headphones
  • Editors' Choice
Expert Score
8.4

Sol Republic JAX Review

Tiny and not very expensive, they're among the best in their price range.

June 25, 2013
Our editors review and recommend products to help you buy the stuff you need. If you make a purchase by clicking one of our links, we may earn a small share of the revenue. Our picks and opinions are independent from any business incentives.

Dangerous to Go Alone—take This!

I've heaped just about enough praise on the JAX without showing my work, so that should probably change. Hopefully, my notes from the lab—which you'll find below—will shed some light on the situation.

Frequency Response

Consumer-oriented sound ditches misleading marketing

Behold—a chart. From this, we see that bass notes are quite strong, as well as notes around the 6-11kHz mark, meaning drums and 808s will rattle your skull, and cymbals will come in loud and clear over vocals and other instruments.

freq.jpg

At first glance, this looks like a very dynamic response, but that's okay. Studio sound (all sounds the same volume) is not something your average consumer is going to care much for because our ears don't work the same as a microphone does. Human ears require more emphasis on some sounds than others; a response that looks uneven on paper will be perceived with equal loudness when actually heard. Therefore, the ideal curve that headphones should shoot for if this is their goal is aptly called an equal loudness contour, and I've taken the time to compare the two:

eql.jpg

Okay, so it doesn't line up perfectly, but from what we can see, it's not too far off. This is quite good for someone who just wants to listen to music and really does not care so much about mixing or buying a set of audiophile-grade headphones. These work famously for mobile use.

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Distortion

Where'd the noise go?

So honestly, I'm a bit mystified that these in-ears had such a low distortion measure. I had to retest a few times to believe it, but the JAX seems to keep added garbage noise and clipped harmonics to an absolute minimum—far less than what you'd be able to hear normally.

thd.jpg

There's a little bit of added noise, but really none that is perceptibly loud—it's in the low end and not much over 1phon past the masking threshold, so you won't hear it (unless there's a manufacturing defect).

phd.jpg

Should you really crank the volume, the JAX keeps its distortion under 3% up to 114.131dB, but we really don't want you testing this for yourself. Please, we have a robot; HATS' ears can't be hurt, but yours can, so trust us on this one.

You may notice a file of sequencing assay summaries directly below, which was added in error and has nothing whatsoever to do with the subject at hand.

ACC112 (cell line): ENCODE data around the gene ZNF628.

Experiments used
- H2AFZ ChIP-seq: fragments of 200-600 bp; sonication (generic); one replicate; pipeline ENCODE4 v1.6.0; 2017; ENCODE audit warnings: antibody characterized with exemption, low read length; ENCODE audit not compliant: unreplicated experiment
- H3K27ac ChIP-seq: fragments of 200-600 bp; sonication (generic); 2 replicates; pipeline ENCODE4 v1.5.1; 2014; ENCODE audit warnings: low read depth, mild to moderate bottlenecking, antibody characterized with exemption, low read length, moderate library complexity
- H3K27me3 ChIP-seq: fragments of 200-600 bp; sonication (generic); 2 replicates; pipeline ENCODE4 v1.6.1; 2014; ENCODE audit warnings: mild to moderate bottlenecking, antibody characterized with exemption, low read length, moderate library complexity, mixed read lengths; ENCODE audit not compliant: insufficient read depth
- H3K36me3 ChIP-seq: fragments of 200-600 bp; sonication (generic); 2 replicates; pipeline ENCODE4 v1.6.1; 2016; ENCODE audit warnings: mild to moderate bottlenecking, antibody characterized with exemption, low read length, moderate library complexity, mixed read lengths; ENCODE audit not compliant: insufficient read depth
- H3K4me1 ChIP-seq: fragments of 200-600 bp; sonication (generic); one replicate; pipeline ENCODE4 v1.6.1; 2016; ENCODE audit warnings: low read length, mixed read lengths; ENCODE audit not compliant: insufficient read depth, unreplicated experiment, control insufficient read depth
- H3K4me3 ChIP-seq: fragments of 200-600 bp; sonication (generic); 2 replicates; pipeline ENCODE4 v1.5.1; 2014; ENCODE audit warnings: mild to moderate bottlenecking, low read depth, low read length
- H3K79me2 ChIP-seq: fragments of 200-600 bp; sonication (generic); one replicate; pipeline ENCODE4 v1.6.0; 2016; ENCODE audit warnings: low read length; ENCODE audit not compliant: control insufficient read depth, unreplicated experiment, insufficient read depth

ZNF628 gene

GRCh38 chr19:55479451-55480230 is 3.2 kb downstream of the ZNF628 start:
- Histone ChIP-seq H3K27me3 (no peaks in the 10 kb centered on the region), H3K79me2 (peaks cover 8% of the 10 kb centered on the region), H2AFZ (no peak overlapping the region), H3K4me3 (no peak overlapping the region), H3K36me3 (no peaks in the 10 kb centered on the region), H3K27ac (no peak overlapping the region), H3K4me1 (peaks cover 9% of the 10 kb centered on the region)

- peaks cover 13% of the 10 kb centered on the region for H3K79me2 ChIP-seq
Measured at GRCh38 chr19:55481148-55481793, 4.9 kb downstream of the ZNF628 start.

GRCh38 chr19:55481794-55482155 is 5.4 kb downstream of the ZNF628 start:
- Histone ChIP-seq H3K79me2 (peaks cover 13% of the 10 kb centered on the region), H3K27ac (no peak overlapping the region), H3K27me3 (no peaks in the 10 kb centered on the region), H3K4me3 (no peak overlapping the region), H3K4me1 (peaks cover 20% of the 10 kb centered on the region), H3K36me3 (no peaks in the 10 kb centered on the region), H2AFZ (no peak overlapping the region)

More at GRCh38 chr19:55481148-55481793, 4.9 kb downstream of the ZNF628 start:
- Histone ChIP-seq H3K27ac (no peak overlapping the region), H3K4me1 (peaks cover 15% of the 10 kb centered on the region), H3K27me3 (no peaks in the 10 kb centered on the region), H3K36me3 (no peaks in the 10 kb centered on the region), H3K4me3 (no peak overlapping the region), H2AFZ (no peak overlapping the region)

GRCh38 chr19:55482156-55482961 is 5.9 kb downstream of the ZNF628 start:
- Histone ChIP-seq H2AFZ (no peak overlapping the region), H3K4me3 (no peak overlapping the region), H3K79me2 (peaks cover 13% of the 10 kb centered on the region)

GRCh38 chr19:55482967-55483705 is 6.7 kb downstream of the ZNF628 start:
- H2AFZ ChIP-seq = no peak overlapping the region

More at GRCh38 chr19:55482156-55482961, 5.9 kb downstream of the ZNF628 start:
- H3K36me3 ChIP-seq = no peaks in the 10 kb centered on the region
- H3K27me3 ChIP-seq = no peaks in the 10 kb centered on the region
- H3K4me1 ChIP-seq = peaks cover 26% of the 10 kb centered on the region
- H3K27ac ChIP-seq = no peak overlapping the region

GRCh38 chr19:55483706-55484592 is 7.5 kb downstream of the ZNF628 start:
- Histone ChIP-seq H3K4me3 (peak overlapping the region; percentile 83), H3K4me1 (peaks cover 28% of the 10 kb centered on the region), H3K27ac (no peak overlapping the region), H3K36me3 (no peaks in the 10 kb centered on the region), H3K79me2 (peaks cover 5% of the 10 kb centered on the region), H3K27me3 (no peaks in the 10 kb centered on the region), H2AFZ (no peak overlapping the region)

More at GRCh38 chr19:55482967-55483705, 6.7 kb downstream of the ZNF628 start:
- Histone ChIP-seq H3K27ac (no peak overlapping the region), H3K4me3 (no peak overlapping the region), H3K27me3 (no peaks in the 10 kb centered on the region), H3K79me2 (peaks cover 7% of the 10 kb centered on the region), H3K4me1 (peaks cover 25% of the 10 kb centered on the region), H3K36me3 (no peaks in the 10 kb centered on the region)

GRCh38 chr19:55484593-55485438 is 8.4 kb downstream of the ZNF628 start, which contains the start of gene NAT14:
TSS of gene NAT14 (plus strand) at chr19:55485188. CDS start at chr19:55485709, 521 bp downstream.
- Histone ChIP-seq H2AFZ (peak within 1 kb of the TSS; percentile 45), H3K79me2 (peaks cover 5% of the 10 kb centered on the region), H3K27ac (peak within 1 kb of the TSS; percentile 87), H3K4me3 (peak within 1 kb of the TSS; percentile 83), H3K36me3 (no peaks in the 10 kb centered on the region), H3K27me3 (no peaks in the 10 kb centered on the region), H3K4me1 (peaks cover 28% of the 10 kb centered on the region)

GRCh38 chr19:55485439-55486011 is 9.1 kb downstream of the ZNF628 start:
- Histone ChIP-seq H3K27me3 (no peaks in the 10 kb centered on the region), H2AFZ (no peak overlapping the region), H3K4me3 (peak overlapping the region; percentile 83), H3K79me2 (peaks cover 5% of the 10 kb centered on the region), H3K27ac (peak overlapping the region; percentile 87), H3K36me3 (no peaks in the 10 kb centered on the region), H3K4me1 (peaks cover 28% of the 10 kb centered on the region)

Noise Reduction

In-ears are awesome for isolation

By physically blocking sound from ever entering your ear canal, you can expect the Sol Republic JAX to reduce outside noise in loudness by over 75% on average. In-ears are typically good at this, but it's not something that's obvious to everyone. If you take these in high-noise environments, you can expect low-frequency noise like car engines to be cut down to half as loud, but higher-pitched sounds like airplane engines and shrieking infants can be cut down to 1/16th their original loudness.

att.jpg

It's not surprising that these don't leak sound, either—if you get a good seal in your ear canal, you can listen to anything you want without other passengers or friends judging you.

Other Tests

Our editors review and recommend products to help you buy the stuff you need. If you make a purchase by clicking one of our links, we may earn a small share of the revenue. Our picks and opinions are independent from any business incentives.
Our editors review and recommend products to help you buy the stuff you need. If you make a purchase by clicking one of our links, we may earn a small share of the revenue. Our picks and opinions are independent from any business incentives.
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Our editors review and recommend products to help you buy the stuff you need. If you make a purchase by clicking one of our links, we may earn a small share of the revenue. Our picks and opinions are independent from any business incentives.

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